Even with out figuring out the longer narrative of David’s life written within the Hebrew scriptures, we might nonetheless assume that along with his age, he’s prone to have recognized each victories and failures, triumphs and grief. David’s life, like most of our personal, was crammed with gentle and darkness, an oscillation between our earnest and trustworthy makes an attempt to reside with integrity, compassion and beneficiant unselfish love, and our slips or actions that don’t affirm flourishing life and love for ourselves or others.
Within the portray, maybe looking out as soon as once more for that “secret chord”, David performs what was probably a lyre, an instrument usually related in historical occasions with the gods, as was music itself. David was a gifted musician from his youth, and whereas he was a shepherd he used the lyre to assist calm and appease the troubled King Saul. Now a king himself, David nonetheless performs the lyre, symbolic of his pure boyhood reward, his connection and devotion to what he considers holy, and his capacity to appease.
His gaze is turned upward to the heavens, a glance on his face evoking some cross between humility, doubt and hopeful anticipation. His expression is a strong distinction to his sturdy stature and to his wealthy and heavy cloak. No matter his energy and accomplishments, he’s nonetheless only a man who could make errors, and stays on the mercy of forces past him, his God. And but, regardless of the dissonance of David’s life, his narrative continues to be one written and skim as composed of an ongoing relationship of affection and adoration with the one he knew as God.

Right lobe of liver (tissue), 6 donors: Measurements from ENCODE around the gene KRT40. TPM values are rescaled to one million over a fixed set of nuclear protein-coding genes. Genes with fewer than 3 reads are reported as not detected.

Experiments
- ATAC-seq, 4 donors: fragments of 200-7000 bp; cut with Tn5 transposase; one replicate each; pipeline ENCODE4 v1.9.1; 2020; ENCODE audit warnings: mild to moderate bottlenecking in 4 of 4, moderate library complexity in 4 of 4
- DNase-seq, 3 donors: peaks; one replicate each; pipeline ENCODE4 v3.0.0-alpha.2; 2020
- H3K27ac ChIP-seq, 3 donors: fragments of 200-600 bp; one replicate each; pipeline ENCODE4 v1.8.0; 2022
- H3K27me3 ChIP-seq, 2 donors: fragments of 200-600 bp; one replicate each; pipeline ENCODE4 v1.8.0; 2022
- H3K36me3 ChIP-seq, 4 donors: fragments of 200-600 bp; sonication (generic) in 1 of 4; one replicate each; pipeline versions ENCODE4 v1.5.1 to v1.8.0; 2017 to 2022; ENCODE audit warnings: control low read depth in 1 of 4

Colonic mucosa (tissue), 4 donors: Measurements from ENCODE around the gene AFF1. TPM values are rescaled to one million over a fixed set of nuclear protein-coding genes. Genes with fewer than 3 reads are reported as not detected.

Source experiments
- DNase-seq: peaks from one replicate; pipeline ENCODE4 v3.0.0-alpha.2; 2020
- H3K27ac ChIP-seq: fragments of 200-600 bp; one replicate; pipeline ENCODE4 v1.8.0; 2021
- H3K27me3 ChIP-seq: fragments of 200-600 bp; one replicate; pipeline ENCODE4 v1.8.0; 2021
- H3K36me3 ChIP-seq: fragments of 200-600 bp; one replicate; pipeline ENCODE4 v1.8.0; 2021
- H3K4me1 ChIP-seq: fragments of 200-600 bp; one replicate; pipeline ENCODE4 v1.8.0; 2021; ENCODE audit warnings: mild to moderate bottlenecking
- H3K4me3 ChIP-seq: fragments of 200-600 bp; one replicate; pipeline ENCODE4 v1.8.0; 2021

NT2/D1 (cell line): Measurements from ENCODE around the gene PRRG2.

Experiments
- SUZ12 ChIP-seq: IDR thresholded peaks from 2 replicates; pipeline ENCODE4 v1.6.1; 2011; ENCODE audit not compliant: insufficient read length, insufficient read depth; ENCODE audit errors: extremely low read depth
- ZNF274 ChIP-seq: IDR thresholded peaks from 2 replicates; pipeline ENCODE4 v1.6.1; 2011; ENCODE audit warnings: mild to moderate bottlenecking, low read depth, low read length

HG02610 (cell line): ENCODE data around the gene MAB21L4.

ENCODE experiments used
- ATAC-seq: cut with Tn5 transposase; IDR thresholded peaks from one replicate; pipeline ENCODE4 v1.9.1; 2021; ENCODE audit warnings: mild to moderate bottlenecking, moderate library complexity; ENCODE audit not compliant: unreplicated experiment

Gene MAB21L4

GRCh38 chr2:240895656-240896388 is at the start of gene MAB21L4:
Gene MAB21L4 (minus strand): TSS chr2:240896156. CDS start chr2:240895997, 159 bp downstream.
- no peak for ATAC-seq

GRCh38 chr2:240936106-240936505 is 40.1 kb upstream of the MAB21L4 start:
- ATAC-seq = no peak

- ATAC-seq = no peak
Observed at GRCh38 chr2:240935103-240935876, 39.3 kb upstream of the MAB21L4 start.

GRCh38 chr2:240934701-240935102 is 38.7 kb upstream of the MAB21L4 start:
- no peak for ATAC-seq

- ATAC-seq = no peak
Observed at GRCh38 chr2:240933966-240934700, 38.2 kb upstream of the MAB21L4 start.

Granted, not everybody esteems a relationship to God, to a specific religion, and even to any sense of the non secular life. And there’s no one cadence to the human journey. However the music strikes on the collective human eager for perception in and connection to one thing or somebody past ourselves. A relationship (be it with a deity or fellow human) that’s unquestionable, reliable, dependable and forgiving, regardless of our missteps.
The opening traces of Cohen’s music are each so haunting and so inviting as a result of they counsel that perhaps there’s some secret components on the market that may present a door to that sort of connection, that sort of unconditional acceptance of who we’re. It’s additionally a young and passionate music about the way in which wherein love, intimacy and connection ebb and move between folks. How we are able to suppose we all know somebody, and imagine we ourselves are recognized, and even that we all know ourselves, just for the vagaries of time and life to upend or change that have. We are able to shock even ourselves.
A part of the timelessness of this music is that our lives will at all times be filled with damaged hallelujahs, praises interrupted by alternative, likelihood and circumstance. However I additionally imagine that on the finish of the day, regardless of how the journey has been, we too, like Cohen, lengthy and hope to have the ability to nonetheless discover sufficient of the journey worthy of that never-ending refrain.
FTWeekend Competition, London
Save the date for Saturday September 3 to hearken to Enuma Okoro and greater than 100 authors, scientists, politicians, cooks, artists and journalists at Kenwood Home Gardens, London. Select from 10 tents full of concepts and inspiration and an array of views, that includes every thing from debates to tastings, performances and extra. Guide your move at ft.com/ftwf
Comply with @ftweekend on Twitter to search out out about our newest tales first